This issue explores how teachers can use primary sources to help differentiate instruction to better meet the needs of all learners.
Carol Ann Tomlinson, a noted expert on the subject, defines differentiated instruction as the practice of adjusting the curriculum, teaching strategies, and classroom environment to meet the needs of all students (Tomlinson 2001). That is not to say that the curriculum is changed, nor that the teacher must develop and teach individual lessons to each student. Rather, the teacher selects materials and constructs lessons to accommodate varied ability levels, interests, and learning styles.
Differentiating instruction with primary sources may be accomplished in numerous ways, as the authors of this issue's feature article explain in detail. A teacher can use primary sources in various formats—photographs, maps, documents, audio files, films—all conveying the same information to students with different learning styles. Alternatively, the same primary source could be paired with different tiered questions to guide students of varying academic readiness levels through the process of analyzing information. Still another strategy would be to invite students to choose from a menu of products they can create (e.g., a story or a collage) based on their interests or strengths as part of a shared primary source-based learning experience.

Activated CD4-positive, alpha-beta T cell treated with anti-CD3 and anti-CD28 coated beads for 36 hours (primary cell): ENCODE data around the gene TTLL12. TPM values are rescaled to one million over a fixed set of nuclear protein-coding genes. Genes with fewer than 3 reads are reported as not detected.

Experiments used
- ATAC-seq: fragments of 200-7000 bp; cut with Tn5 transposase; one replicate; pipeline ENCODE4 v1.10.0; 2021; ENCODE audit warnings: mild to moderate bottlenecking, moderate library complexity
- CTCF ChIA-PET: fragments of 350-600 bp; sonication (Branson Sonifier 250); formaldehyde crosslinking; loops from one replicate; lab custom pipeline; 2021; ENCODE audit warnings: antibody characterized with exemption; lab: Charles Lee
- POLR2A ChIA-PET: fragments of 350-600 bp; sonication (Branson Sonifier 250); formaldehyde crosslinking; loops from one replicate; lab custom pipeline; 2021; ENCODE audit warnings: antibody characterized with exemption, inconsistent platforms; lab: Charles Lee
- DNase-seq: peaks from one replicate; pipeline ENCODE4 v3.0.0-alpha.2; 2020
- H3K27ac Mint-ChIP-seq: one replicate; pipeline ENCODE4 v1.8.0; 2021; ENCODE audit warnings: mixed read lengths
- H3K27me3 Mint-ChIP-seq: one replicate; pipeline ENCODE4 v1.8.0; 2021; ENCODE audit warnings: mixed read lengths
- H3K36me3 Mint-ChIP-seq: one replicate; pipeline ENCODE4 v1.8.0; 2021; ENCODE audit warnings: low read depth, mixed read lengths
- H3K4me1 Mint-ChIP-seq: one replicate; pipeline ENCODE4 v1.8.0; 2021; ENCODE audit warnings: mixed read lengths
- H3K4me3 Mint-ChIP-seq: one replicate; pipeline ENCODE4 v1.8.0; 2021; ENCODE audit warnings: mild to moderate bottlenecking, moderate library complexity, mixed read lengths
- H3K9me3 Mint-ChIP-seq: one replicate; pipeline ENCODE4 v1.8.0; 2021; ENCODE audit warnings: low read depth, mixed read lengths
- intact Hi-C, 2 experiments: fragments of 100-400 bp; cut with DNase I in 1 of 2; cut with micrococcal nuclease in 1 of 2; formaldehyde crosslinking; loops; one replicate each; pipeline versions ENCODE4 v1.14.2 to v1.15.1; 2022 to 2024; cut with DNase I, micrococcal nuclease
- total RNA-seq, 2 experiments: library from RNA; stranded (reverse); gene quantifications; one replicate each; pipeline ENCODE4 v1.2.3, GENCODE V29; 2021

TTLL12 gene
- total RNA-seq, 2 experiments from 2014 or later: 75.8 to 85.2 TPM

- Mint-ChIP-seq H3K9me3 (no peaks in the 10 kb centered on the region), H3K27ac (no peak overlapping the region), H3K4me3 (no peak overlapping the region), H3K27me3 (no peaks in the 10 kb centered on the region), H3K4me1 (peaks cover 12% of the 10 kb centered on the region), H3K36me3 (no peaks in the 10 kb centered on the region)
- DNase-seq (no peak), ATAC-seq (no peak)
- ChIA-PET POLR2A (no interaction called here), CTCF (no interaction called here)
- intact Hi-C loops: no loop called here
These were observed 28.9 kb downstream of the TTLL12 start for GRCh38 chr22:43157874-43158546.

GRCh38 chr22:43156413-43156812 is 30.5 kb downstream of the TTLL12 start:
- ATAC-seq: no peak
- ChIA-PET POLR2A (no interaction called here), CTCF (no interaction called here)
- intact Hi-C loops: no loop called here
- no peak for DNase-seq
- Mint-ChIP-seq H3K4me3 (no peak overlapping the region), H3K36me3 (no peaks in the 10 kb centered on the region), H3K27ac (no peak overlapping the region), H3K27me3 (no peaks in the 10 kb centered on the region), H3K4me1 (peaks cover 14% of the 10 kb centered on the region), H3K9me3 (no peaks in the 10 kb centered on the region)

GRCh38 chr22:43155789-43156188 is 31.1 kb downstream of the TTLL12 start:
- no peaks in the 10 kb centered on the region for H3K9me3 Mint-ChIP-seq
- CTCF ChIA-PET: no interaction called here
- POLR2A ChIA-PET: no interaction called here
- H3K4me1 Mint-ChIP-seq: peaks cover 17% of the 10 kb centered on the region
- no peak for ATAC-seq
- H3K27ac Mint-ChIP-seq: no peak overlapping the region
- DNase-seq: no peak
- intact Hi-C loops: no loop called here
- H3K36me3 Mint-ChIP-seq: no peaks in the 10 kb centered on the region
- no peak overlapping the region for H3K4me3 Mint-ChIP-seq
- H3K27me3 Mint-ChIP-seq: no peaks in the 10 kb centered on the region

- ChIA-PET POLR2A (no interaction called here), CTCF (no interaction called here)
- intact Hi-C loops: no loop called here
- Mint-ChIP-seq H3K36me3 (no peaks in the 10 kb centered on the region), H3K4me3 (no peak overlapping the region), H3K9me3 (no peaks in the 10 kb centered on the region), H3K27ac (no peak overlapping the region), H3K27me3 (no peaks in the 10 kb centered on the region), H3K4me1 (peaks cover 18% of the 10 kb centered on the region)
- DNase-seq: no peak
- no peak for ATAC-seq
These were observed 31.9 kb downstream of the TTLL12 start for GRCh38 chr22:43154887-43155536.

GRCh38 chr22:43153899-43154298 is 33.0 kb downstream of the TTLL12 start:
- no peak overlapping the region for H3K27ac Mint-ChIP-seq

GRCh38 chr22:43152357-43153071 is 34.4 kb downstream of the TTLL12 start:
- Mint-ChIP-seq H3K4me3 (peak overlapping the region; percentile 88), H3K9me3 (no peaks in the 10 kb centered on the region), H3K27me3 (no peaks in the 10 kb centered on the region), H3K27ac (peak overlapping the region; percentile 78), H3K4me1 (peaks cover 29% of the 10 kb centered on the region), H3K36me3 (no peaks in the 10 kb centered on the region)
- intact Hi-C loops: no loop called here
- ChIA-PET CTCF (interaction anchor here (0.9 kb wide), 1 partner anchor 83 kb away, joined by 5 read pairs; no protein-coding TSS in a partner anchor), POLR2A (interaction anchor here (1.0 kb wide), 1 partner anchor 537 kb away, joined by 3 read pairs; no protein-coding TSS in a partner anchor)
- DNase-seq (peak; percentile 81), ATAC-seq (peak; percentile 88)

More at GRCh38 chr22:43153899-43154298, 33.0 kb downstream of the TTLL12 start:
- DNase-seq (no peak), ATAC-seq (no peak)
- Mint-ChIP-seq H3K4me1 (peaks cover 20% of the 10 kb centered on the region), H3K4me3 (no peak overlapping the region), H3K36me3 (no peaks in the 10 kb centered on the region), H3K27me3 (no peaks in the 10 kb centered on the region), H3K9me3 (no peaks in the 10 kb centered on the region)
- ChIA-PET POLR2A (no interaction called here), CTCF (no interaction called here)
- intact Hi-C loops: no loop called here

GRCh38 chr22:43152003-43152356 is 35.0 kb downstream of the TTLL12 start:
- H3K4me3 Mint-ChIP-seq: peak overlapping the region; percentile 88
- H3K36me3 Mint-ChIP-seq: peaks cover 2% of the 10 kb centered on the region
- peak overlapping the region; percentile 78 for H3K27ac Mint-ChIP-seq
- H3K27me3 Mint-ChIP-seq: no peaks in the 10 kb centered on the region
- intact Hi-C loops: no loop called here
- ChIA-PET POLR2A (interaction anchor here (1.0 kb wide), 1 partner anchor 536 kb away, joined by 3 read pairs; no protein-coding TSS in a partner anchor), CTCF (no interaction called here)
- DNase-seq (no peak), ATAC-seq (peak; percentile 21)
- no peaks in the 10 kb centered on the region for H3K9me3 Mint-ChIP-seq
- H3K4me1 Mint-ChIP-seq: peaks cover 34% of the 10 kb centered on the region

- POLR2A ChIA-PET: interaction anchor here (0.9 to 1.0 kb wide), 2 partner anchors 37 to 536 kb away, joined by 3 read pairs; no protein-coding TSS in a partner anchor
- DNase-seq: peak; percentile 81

Regardless of how teachers use primary sources to differentiate their lessons, the end result is more meaningful and challenging instruction for all students. Primary sources provide unique opportunities for teachers to successfully engage every student in higher-order thinking skills.
Tomlinson, C.A. (2001). How to differentiate instruction in mixed-ability classrooms (2nd ed.). Alexandria, VA: ASCD.